Jake and his brother Logan are participants in a continuing side show and the more attention they get, the more this freak show will last. In that vein, this writer will no longer mention them except to quote the following from a poster named VashDBasher: “Hopefully these exhibition matches with these retired fighters don’t get out of hand. Not to mention these youtubers with single digit fights making more money than a lot of top prospects and contenders. Boxing is turning into a sham with…”

Exhibitions: The Fire Has Been Ignited; Will It Burn?

Jorge Arce and Julio Cesar Chavez, Sr. launched the tour when they faced off in September in Tijuana but it was done under the radar.

The super-hyped and much anticipated Tyson-Jones exhibition is now in the past, but already it appears that many others will take place. After all, this one—though a stylistic stinker– reportedly pulled in close to 1.2 million PPV buys!

“There’s a sucker born every minute.” – usually attributed to P. T. Barnum

Mike Tyson, coming in at a svelte 220 pounds wants to continue and asserts “my body feels splendid. I want to beat it up some more…I will do it again.” If he does, it may well happen in Europe.

Others are coming out of the woodwork sniffing around like dogs smelling Purina chow but the chow in this case is money and plenty of it. Suddenly, the “seniors tour” seems to enjoy the certainty of a Cher’s final tour. Ex- fighters like Glen McCrory, Lennox Lewis, Riddick Bowe, Johnny Nelson, Buster Douglas, Shannon Briggs, Erik Morales, Evander Holyfield, Marco António Barrera, and possibly Oscar De La Hoya (in a traditional comeback rather than an exhibition) are all looking to get in on the action.

 “The rumors are true, and I’m going to start sparring in the next few weeks.” –De La Hoya

The usually quiet Holyfield in particular has made a lot of noise saying among other things that, “Roy Jones was a good local opponent for Tyson, but a fight with me would be a global event and the only one fight that anyone wants to see is a fight between us. There is absolutely no reason why we shouldn’t make it happen…”

But the “Real Deal” also has said he won’t fight for less than 25 million which is pretty much tantamount to saying he doesn’t want to fight.

Tyson vs. Holyfield III? Don’t bet on this one happening.

However, if there is money to be made, Floyd Mayweather Jr will be hovering about like a helicopter perhaps looking to fight Manny Pacquiao in a mega fight, but Manny may be looking to fight everybody’s favorite opponent, UFC star Conor McGregor. A real fight involving Floyd against a risky opponent would be of enormous interest, but keeping in mind that one of his mottos has been “my health is my wealth,” that is not something to bet on.

Ted Sares can be reached at  tedsares@roadrunner.com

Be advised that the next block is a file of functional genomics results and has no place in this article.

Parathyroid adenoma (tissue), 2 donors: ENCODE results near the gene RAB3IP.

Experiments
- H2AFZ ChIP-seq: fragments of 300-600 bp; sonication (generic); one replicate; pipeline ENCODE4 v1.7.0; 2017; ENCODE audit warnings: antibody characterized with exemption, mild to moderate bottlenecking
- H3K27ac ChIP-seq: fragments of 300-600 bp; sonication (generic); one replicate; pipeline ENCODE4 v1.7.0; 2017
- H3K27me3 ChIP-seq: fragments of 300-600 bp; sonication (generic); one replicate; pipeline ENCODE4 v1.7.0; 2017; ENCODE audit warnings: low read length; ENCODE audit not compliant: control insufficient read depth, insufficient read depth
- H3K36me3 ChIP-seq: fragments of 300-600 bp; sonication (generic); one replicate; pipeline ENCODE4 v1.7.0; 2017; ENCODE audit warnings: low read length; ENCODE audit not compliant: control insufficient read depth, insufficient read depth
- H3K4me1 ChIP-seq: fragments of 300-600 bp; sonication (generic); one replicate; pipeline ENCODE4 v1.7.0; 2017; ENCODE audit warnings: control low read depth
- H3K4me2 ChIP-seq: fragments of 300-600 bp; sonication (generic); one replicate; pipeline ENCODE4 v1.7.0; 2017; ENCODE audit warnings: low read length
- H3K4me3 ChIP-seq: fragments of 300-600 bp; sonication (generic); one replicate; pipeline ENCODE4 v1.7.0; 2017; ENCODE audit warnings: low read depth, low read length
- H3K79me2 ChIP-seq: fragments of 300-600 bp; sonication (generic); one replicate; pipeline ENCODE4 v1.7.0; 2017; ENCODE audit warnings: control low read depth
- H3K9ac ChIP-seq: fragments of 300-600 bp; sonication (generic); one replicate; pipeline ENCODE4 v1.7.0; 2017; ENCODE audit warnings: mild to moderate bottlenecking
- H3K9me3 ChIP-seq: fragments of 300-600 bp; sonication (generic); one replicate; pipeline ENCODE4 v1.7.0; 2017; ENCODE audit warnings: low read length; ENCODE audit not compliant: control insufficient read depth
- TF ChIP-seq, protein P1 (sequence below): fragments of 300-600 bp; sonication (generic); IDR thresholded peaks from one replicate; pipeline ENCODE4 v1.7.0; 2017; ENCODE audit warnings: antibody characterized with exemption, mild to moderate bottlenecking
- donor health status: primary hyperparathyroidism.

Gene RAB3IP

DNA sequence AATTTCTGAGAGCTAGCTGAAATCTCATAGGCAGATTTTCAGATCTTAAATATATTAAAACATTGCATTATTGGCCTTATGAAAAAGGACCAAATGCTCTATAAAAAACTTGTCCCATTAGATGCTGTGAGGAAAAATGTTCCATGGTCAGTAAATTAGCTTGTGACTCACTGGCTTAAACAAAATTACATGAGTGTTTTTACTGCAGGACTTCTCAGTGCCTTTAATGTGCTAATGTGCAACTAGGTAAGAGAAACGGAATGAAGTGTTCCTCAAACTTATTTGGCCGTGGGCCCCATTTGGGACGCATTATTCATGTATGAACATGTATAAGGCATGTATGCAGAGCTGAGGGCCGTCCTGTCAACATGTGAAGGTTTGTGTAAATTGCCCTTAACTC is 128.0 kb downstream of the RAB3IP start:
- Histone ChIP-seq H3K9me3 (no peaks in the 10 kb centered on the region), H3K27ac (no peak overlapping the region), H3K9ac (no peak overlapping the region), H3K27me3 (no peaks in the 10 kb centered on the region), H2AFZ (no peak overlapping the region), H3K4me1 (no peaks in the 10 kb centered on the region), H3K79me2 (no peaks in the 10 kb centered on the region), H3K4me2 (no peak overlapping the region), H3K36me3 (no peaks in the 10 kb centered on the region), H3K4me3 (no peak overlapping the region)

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Errol Spence Jr’s Near-Death Experience Has Made Him More Well-Grounded

Bernard Fernandez

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Maybe it’s a good thing that Errol Spence Jr. had to learn the hard way that talent, like life, is a perishable commodity. Even so accomplished a world boxing champion as Spence had to discover that harsh reality in the blink of an eye, or however long as it took for his fast-moving sports car to veer out of control and produce a knockdown far more perilous than anything the man known as “The Truth” ever has had to face in the ring, or likely ever will.

The Errol Spence Jr. (26-0, 21 KOs) who puts his IBF and WBC welterweight championships on the line against two-division former titlist Danny “Swift” Garcia (36-2, 21 KOs) Saturday night in AT&T Stadium in Arlington, Texas, could have, and maybe even should have, died in the early morning hours of October 10, 2019, on a virtually open stretch of highway near Interstate 30 in downtown Dallas. Spence’s white Ferrari, capable of hitting speeds up to 200 mph, went over the center median and flipped over several times. It seemed miraculous that Spence (who was cited for misdemeanor driving under the influence), who sustained significant injuries, could be ejected from the car yet somehow recover to the point where he could fight another day.

“It’s just a miracle for things to turn out like they did,” Spence has said. “For anybody to be ejected out of a Ferrari … I mean, it could have been so much worse. I could have lost a leg, an arm. I could have been paralyzed or had brain damage. I could have been killed right then and there. But I didn’t have to deal with any of that. I’m just blessed. I’m definitely going to heed this warning. You go through what I did, you definitely don’t take things for granted as I once did.”